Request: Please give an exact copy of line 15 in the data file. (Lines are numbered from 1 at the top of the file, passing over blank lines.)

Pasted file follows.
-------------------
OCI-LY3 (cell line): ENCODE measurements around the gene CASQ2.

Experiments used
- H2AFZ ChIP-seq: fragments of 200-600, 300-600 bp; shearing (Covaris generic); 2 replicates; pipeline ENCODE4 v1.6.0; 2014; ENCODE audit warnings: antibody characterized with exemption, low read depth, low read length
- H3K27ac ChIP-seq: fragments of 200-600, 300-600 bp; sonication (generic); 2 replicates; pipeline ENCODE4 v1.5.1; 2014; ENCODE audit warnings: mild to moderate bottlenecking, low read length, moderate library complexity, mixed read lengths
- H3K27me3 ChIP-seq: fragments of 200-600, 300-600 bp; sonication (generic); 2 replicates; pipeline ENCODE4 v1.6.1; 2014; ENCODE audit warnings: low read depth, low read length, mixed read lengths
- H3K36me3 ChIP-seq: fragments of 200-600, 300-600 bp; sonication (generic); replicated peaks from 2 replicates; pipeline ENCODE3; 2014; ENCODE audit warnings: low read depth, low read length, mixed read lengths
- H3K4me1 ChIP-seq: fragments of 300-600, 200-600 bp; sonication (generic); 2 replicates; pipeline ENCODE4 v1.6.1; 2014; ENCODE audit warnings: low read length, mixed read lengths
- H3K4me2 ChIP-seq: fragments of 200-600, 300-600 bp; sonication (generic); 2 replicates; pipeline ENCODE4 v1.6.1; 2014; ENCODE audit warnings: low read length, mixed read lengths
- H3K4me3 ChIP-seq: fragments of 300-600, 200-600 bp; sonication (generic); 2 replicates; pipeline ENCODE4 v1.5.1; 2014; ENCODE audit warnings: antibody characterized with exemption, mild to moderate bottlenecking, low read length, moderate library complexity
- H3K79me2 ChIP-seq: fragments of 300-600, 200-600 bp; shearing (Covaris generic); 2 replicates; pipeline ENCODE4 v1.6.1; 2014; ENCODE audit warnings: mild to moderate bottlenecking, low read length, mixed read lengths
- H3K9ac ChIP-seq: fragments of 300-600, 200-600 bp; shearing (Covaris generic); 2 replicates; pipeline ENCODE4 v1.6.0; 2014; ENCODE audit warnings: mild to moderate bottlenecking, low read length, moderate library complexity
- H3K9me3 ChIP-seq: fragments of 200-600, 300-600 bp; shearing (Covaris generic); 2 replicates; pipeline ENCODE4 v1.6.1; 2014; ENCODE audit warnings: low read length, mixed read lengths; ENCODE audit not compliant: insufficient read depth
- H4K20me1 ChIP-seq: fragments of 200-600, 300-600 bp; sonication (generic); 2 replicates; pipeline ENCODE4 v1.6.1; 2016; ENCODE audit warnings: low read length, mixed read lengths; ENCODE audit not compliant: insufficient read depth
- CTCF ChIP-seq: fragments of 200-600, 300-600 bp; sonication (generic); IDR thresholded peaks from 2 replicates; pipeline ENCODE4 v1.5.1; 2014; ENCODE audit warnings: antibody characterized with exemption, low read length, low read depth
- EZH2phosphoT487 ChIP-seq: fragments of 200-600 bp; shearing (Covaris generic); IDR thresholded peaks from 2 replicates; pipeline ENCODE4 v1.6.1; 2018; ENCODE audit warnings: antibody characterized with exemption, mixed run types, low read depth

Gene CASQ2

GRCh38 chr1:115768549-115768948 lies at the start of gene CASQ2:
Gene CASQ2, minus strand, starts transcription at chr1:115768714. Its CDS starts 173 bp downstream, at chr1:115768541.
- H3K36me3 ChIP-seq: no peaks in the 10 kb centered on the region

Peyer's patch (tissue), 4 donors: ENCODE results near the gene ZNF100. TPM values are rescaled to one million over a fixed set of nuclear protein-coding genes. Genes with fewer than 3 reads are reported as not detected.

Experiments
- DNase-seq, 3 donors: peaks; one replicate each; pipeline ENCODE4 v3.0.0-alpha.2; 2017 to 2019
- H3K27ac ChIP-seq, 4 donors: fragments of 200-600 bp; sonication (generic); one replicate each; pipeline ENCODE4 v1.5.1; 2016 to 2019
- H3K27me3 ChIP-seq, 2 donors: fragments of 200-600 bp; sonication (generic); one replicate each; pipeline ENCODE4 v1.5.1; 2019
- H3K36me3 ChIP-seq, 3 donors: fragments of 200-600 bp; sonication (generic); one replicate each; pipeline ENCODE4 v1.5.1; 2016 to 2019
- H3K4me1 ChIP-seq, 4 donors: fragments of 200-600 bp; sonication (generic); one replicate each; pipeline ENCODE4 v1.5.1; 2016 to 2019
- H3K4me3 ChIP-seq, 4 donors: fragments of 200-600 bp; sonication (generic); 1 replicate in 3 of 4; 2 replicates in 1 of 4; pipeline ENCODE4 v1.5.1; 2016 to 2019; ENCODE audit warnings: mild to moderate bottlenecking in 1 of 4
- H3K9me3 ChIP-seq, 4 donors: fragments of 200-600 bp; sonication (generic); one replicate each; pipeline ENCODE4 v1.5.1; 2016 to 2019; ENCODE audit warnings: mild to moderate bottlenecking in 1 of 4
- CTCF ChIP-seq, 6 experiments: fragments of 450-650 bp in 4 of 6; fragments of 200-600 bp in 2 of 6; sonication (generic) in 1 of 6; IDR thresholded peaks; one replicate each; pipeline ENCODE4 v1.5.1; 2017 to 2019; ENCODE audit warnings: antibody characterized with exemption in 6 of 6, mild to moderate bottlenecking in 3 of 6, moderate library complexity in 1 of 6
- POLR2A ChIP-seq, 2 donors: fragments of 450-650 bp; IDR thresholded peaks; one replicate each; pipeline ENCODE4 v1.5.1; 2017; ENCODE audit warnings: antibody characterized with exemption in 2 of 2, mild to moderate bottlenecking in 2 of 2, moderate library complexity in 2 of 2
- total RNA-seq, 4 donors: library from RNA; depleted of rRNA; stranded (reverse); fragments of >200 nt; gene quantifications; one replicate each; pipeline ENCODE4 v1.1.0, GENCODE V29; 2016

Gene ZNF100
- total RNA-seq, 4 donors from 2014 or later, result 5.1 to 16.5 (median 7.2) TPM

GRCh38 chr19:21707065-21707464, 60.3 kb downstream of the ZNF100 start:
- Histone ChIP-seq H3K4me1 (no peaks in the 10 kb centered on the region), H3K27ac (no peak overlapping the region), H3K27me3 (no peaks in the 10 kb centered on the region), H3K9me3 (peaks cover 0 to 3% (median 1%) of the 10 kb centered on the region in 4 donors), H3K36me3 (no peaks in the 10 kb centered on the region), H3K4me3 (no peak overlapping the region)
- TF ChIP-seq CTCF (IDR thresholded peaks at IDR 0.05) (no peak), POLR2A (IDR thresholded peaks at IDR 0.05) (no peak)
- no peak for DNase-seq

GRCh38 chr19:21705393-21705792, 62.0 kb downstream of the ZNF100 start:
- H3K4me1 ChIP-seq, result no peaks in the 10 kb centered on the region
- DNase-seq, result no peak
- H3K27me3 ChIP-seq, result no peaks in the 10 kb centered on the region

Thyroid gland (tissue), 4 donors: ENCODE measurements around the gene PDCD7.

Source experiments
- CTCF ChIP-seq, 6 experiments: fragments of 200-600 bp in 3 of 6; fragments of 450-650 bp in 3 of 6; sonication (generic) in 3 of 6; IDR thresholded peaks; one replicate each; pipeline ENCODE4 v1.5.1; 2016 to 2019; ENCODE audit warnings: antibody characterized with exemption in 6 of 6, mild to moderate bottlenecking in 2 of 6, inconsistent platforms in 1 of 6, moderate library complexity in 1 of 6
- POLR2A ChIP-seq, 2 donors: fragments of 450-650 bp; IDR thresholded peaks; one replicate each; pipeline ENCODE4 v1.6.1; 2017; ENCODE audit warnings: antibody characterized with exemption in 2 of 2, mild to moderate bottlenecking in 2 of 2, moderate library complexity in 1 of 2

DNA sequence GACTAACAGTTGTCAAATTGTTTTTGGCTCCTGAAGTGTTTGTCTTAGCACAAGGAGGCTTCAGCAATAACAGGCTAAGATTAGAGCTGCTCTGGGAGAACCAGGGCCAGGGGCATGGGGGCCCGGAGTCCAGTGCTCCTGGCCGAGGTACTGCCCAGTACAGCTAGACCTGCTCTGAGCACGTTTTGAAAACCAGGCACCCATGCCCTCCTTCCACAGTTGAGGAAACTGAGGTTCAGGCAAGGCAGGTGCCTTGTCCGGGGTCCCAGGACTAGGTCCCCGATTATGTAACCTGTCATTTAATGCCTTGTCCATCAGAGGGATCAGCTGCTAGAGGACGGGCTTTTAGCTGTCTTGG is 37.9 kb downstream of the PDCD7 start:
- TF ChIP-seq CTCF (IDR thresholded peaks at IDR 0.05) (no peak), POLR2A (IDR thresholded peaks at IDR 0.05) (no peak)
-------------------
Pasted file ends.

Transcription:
- EZH2phosphoT487 ChIP-seq: fragments of 200-600 bp; shearing (Covaris generic); IDR thresholded peaks from 2 replicates; pipeline ENCODE4 v1.6.1; 2018; ENCODE audit warnings: antibody characterized with exemption, mixed run types, low read depth